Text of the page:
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When J. P. Morgan called a meeting of New York's financial leaders after the stock market crash of 1907, Hetty Green was the only woman in the room. The Guinness Book of World Records memorialized her as the World's Greatest Miser, and, indeed, this unlikely robber baron -- who parlayed a comfortable inheritance into a fortune that was worth about 1.6 billion in today's dollars -- was frugal to a fault. But in an age when women weren't even allowed to vote, never mind concern themselves with interest rates, she lived by her own rules. In Hetty, Charles Slack reexamines her life and legacy, giving us, at long last, a splendidly "nuanced portrait" (Newsweek) of one of the greatest -- and most eccentric -- financiers in American history.
This P.S. edition features an extra 16 pages of insights into the book, including author interviews, recommended reading, and more.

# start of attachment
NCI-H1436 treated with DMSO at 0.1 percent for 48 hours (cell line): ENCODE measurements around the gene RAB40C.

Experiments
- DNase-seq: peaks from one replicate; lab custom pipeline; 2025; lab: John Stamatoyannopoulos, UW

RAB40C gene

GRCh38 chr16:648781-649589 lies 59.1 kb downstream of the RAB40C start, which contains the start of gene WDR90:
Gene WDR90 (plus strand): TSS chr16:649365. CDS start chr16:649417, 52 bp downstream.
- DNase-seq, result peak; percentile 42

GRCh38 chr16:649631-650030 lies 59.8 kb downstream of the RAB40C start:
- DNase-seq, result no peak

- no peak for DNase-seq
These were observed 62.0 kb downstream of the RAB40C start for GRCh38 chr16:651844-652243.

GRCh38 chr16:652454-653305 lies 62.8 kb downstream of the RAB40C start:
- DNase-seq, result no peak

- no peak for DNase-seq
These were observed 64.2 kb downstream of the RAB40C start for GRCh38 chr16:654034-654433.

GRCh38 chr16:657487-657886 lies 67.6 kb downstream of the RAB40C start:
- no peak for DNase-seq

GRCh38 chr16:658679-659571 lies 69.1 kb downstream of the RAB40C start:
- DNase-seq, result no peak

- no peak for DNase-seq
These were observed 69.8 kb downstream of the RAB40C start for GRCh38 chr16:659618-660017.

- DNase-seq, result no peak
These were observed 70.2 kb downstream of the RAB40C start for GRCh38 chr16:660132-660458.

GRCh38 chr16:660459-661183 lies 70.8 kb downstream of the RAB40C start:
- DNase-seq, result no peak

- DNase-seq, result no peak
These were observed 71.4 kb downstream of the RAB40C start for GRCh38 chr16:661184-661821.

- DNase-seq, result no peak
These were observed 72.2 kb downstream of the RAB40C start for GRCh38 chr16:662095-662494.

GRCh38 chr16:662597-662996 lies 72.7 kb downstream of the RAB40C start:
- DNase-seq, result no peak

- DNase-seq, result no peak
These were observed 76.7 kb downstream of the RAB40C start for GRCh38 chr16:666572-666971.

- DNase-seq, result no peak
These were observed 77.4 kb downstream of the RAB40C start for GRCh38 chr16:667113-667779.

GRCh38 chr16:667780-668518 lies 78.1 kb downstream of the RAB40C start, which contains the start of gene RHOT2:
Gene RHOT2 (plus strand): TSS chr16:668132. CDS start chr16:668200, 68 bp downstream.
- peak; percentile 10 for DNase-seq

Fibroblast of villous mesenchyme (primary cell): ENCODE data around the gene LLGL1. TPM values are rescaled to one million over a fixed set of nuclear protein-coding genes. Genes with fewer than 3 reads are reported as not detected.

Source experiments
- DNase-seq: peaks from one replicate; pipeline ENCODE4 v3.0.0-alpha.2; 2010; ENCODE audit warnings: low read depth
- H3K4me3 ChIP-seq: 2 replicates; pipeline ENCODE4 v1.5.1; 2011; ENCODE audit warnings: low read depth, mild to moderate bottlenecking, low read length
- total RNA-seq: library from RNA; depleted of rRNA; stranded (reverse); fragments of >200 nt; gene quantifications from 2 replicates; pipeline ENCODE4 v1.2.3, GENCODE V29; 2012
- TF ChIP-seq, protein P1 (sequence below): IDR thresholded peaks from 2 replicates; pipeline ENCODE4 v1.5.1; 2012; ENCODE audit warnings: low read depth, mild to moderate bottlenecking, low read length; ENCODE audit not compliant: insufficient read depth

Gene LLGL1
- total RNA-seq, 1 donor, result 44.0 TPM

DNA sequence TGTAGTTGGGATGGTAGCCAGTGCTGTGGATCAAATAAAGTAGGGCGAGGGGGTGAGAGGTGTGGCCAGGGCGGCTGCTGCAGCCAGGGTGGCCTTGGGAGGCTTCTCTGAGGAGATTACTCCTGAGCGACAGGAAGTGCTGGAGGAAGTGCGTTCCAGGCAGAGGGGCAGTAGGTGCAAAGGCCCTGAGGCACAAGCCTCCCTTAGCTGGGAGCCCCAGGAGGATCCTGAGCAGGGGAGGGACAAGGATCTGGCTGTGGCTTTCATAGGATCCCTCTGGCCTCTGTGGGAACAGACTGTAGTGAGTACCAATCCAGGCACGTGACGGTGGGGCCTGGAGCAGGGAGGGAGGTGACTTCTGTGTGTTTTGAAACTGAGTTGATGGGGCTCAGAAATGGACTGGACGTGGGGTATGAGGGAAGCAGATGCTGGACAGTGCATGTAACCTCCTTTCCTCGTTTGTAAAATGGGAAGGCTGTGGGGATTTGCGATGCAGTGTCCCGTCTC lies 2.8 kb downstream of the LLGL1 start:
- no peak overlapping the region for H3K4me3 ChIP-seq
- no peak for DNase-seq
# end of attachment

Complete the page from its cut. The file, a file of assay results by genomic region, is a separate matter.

At the time of her death, Hetty Green (1834 1916) was the wealthiest woman in America, having amassed a $100-million fortune. Perhaps unfairly, however, she is remembered primarily as a mean, litigious and compulsive tightwad who bought bags of broken cookies because they were cheap and who posed as a pauper so doctors would treat her free of charge. In his entertaining biography, Slack (Noble Obsession) tells how this "Wizard of Finance" built an empire of stocks, bonds, railroads, real estate and cash reserves a considerable achievement for a woman of her time by devoting every waking moment to making money according to simple principles: buy low, sell high and don't go to pieces in a panic. Stubborn and vindictive, Hetty exacted harsh revenge on her financial enemies, and popular opinion held that such a woman couldn't possibly be happy. But Slack demonstrates otherwise, arguing that Hetty was perfectly content and was merely living according to her own rules. Her children, though, may have been less at ease: Hetty's daughter, who long lived in Hetty's shadow, had the family mansion demolished after Hetty died, and her son made his mark as a big spender. Slack doesn't try to find a moral here; he just concentrates on telling a good story and telling it well. Photos not seen by PW.